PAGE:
As one of the most heavily traveled states in the country, Pennsylvania’s vast transportation network demonstrates technological changes from the 18th century to the present.
These changes, and the growth of Pennsylvania and the United States, would not be possible without bridges. Pennsylvania’s key location placed the Commonwealth at the forefront of development and application of innovative bridge technology and engineering.
From stone arches and covered bridges to metal trusses and cable suspension bridges, Pennsylvania has a diverse collection of bridge types across its landscape. This includes over 400 historic bridges, bridges that are eligible for listing, or are listed, in the National Register of Historic Places.
To showcase this collection, PennDOT created the Historic Bridges of Pennsylvania web map, an interactive GIS layer with locational and basic historical information about each bridge. It is important to note that this web map only includes extant historic bridges that are publicly owned by a federal, state, or local government agency or a toll commission organization.
The map does not include bridges owned by private entities such as railroads, businesses, or private individuals. For more information on other historic bridges that may not be featured on this map, visit the PA SHPO’s PA-SHARE website.
At first glance, the Historic Bridges of Pennsylvania web map looks like a series of colored dots scattered across Pennsylvania; however, each color represents a different bridge type. Currently, the web map includes the following types:
- Metal Truss
- Concrete Arch
- Box Beam
- Rigid Frame
- Channel Beam
However, PennDOT is planning to add stone arches, metal thru girders, and metal arches soon. Keep an eye on the map as it expands!
When a user clicks on an individual dot, for example the Logan Mill Covered Bridge in Clinton County, a pop-up appears with locational and historical information. Each pop-up contains the same details, if available, for every bridge and includes a photograph at the bottom.
Clicking on the photograph will open it in a new tab at full size. Please note that it may take time for photographs to load due to the quality.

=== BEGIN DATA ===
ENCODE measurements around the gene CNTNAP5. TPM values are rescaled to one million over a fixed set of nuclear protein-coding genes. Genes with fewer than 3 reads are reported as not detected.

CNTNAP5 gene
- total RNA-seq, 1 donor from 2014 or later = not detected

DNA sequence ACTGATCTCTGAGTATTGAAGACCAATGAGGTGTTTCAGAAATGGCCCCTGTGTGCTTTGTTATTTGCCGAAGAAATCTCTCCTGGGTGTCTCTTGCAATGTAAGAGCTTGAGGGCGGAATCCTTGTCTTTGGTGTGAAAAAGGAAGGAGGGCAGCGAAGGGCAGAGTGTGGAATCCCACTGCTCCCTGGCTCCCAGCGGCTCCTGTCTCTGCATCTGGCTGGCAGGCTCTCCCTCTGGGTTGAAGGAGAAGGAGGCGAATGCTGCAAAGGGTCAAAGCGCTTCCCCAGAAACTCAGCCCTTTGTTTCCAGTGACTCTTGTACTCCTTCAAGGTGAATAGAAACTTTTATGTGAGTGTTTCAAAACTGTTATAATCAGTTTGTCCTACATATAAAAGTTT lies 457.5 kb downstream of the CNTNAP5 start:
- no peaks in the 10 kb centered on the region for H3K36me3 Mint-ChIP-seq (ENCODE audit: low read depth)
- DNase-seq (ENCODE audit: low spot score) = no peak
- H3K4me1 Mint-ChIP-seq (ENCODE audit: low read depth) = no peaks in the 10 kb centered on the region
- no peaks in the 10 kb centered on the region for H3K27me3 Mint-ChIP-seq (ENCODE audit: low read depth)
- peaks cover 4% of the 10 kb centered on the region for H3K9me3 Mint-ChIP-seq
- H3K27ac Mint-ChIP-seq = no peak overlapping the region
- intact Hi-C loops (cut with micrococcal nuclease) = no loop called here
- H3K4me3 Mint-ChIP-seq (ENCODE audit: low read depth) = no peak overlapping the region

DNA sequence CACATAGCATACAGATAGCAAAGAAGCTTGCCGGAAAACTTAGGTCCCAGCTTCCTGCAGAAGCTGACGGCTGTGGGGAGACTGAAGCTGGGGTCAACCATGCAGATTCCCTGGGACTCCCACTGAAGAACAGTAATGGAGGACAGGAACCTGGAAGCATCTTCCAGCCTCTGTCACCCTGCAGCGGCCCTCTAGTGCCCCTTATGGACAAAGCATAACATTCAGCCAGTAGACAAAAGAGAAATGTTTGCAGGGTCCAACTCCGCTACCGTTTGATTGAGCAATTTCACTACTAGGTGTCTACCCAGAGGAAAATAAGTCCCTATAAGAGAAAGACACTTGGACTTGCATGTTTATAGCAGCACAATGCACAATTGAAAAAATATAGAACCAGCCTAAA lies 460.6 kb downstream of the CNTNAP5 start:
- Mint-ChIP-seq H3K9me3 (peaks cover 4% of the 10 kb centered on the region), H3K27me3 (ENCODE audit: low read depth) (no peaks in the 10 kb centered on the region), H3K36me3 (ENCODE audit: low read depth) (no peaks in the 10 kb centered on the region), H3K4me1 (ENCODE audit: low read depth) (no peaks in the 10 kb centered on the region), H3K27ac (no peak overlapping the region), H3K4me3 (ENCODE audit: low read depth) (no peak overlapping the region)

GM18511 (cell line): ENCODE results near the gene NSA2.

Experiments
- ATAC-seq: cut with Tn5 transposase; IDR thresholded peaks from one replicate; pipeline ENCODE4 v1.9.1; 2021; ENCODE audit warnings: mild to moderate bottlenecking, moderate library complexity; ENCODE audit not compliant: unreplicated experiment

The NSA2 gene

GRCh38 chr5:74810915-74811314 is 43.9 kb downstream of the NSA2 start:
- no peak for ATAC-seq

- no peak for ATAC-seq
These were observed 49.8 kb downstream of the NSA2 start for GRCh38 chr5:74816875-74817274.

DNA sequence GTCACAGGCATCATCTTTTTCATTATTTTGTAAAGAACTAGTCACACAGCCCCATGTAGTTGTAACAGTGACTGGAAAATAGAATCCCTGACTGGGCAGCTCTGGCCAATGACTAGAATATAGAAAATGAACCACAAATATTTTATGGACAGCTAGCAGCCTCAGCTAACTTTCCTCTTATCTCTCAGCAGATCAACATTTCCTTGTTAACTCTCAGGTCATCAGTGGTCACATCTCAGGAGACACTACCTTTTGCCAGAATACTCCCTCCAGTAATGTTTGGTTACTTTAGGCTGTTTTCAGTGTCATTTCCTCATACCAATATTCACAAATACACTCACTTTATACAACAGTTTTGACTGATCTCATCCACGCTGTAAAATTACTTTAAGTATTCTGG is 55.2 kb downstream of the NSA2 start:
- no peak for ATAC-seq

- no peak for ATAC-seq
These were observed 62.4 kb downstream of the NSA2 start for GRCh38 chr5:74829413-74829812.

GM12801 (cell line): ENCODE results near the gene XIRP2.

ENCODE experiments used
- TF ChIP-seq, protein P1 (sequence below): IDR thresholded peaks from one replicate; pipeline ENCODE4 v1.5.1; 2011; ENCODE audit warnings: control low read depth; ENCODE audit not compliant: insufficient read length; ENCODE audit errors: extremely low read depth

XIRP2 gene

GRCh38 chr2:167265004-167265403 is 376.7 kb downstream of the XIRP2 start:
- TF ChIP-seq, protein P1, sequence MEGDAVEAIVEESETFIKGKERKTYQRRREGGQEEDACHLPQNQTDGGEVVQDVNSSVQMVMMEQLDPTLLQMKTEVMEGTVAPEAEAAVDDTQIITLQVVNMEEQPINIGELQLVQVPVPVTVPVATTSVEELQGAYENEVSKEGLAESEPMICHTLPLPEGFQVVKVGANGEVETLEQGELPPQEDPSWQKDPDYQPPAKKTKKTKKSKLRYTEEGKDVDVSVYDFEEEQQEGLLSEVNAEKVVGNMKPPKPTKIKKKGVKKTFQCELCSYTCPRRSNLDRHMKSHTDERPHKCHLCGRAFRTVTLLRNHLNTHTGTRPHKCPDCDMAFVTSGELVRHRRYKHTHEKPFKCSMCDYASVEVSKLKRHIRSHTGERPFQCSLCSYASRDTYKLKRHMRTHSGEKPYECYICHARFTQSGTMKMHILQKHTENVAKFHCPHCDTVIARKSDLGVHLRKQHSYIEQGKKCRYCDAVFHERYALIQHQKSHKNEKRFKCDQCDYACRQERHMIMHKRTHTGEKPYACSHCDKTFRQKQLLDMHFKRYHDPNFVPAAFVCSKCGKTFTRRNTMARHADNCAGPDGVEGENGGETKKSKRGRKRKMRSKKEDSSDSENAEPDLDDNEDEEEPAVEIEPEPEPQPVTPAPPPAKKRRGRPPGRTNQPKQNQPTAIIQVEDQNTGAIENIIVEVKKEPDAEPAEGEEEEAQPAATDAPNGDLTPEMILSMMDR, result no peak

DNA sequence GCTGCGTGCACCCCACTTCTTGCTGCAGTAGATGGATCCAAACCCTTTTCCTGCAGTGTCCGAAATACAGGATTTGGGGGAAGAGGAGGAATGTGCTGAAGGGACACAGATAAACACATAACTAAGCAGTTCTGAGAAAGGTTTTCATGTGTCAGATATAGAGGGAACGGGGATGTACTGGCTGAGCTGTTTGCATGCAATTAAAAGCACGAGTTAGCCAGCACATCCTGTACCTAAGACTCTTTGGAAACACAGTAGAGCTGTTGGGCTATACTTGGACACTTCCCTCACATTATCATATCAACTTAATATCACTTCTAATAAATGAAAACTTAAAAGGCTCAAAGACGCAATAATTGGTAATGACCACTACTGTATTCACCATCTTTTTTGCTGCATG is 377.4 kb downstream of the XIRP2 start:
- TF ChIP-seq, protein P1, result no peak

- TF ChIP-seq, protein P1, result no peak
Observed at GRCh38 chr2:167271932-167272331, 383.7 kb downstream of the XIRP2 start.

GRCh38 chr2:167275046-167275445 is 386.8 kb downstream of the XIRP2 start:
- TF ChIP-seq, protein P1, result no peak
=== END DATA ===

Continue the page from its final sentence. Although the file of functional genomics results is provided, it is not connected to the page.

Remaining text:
Located in the upper left corner are several tools and ways to interact with the map. The first, highlighted with a purple arrow, is the About section. This contains a quick overview of the web map, helpful links to additional information, and a guide to the map features.
Located to the right, with a pink arrow, is the Base Map option. This allows users to change the base map and features ten different options including photo imagery, USGA Topo maps and the USGS National Map. Next, highlighted by the red arrow, is the Map Legend. The legend can be left open while users explore the map and explains which color coordinates with which bridge type. Other useful links are located along the top bar, where the green arrow is pointing.
One of the best ways to interact with the Historic Bridges of Pennsylvania web map is by using the Filter option, showcased in the image above. This allows users to filter historic bridges based on County, Bridge Type, National Register Status, and Material. Multiple filters can be active at one time to further narrow down the map display. Note that the web map will automatically zoom in to the filtered resources.
For example, if a user selects “Metal Truss” under the “Bridge Type” category and turns the filter on, then the map display changes to only show metal truss bridges. A filter is active when the button on the right appears green. When turned off, the map will automatically return to the original display. Refer to the About section for additional guidance on using the Filter option.
The Historic Bridges of Pennsylvania web map invites the public to explore the historic bridges in their local community and across the Commonwealth. PennDOT looks forward to expanding the map further with additional bridge types and hopes to add more resources to the About Section for people who wish to learn more about bridge history.
Today’s post is by Guest Contributor Veronica Martin. Veronica is an Architectural Historian with PennDOT District 8-0.